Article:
Getches, Wilkinson, Williams and Fletcher's
Cases and Materials on Federal Indian Law
Is arguably the leading legal expert on native American treaties who literally wrote the book on Federal Indian Case Law, and wrote and edited numerous other treatises on federal Native American law, offered his comments on the Lac Courte Oreilles' efforts to halt the proposed Gogebic Taconite mine in an e-mail received moments ago.
Professor Wilkerson is the Distinguished Professor, Moses Lasky Professor of Lawat the University of Colorado Law School, and most recently primary author of theCases and Materials on Federal Indian Law, (6th ed. 2011) (with David H. Getches, Robert A. Williams, Jr. and Matthew L. M. Fletcher)
Wilkerson's brief e-mail appears to indicate that because Republicans have admitted they expect environmental damage in the very text of bill, the mine likely will have to be revised or abandoned when challenged in light of Native American treaties.
[See Charles Pierce's Wisconsin INC: "The bill reflects the reality of mining. There are going to be some impacts to the environment above the iron ore body," said (Sen. Tom) Tiffany, R-Hazelhurst.]
Reads Prof. Wilkinson's e-mail:
This iron mine complex cannot go ahead without a full analysis of the treaty rights of the Lac Courte Oreilles (LCO) band. More than a century and a half ago, the LCO negotiated treaties that guaranteed tribal members the right to hunt and fish on their former lands. The transfer of those lands by the tribes has been of great benefit to the non-Indians of northern Wisconsin but the courts have squarely recognized that, in return, those promises must be honored. Earlier this year a federal judge in Washington State ruled, under similar circumstances, that the treaties require more than just allowing tribal members to hunt and fish—the treaties also require healthy habitat so that the species can thrive.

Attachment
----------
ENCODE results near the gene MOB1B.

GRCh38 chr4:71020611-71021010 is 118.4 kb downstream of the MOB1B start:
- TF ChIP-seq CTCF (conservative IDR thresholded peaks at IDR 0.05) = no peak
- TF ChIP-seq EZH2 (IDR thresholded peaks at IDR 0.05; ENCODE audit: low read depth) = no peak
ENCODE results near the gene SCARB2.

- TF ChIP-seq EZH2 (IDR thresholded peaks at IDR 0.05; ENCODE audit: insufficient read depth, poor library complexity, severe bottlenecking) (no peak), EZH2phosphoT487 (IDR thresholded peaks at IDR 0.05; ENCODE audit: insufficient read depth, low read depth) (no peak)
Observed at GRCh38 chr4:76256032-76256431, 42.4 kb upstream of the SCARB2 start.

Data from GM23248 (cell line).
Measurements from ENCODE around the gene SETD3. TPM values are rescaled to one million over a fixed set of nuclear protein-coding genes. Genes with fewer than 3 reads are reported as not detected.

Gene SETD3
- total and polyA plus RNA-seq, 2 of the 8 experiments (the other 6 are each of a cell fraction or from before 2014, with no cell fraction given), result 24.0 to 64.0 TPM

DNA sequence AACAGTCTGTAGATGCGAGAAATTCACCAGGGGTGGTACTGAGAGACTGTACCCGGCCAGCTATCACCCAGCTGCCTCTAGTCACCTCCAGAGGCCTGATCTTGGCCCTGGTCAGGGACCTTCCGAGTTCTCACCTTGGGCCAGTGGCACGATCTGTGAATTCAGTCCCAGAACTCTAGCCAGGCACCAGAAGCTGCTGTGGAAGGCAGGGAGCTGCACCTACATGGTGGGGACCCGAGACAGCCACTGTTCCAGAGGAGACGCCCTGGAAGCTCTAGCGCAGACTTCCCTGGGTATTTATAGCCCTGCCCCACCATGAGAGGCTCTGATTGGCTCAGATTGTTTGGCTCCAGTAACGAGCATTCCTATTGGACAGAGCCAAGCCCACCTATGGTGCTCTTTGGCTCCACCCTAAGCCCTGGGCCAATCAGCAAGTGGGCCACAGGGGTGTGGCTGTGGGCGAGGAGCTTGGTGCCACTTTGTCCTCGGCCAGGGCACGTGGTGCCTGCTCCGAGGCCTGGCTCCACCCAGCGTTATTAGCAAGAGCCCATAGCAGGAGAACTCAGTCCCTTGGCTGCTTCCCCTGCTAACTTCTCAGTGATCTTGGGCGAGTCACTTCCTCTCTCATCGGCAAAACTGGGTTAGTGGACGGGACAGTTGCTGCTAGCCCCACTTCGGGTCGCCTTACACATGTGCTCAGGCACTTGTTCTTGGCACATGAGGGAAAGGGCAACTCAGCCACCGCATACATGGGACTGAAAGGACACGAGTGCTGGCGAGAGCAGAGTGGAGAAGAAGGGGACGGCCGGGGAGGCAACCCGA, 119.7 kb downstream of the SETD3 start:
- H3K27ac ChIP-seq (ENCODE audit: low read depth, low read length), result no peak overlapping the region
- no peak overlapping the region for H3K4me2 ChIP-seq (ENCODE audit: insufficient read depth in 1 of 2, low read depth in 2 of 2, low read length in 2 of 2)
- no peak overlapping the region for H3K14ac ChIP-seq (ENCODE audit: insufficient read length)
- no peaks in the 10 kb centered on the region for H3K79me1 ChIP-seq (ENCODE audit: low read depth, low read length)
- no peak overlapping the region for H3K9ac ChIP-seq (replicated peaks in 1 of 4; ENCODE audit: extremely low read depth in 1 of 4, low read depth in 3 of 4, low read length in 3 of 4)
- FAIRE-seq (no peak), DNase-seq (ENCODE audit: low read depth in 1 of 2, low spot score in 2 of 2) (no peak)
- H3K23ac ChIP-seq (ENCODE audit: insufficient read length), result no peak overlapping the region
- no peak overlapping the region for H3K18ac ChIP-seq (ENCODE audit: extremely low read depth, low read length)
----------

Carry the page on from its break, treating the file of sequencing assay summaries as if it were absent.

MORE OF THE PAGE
And, so, the question is: 'Will this mining complex adversely affect the habitat of treaty-protected species?' If so, the proposed mining project will have to be revised or abandoned.
Moses Lasky Professor of Law
University of Colorado Law School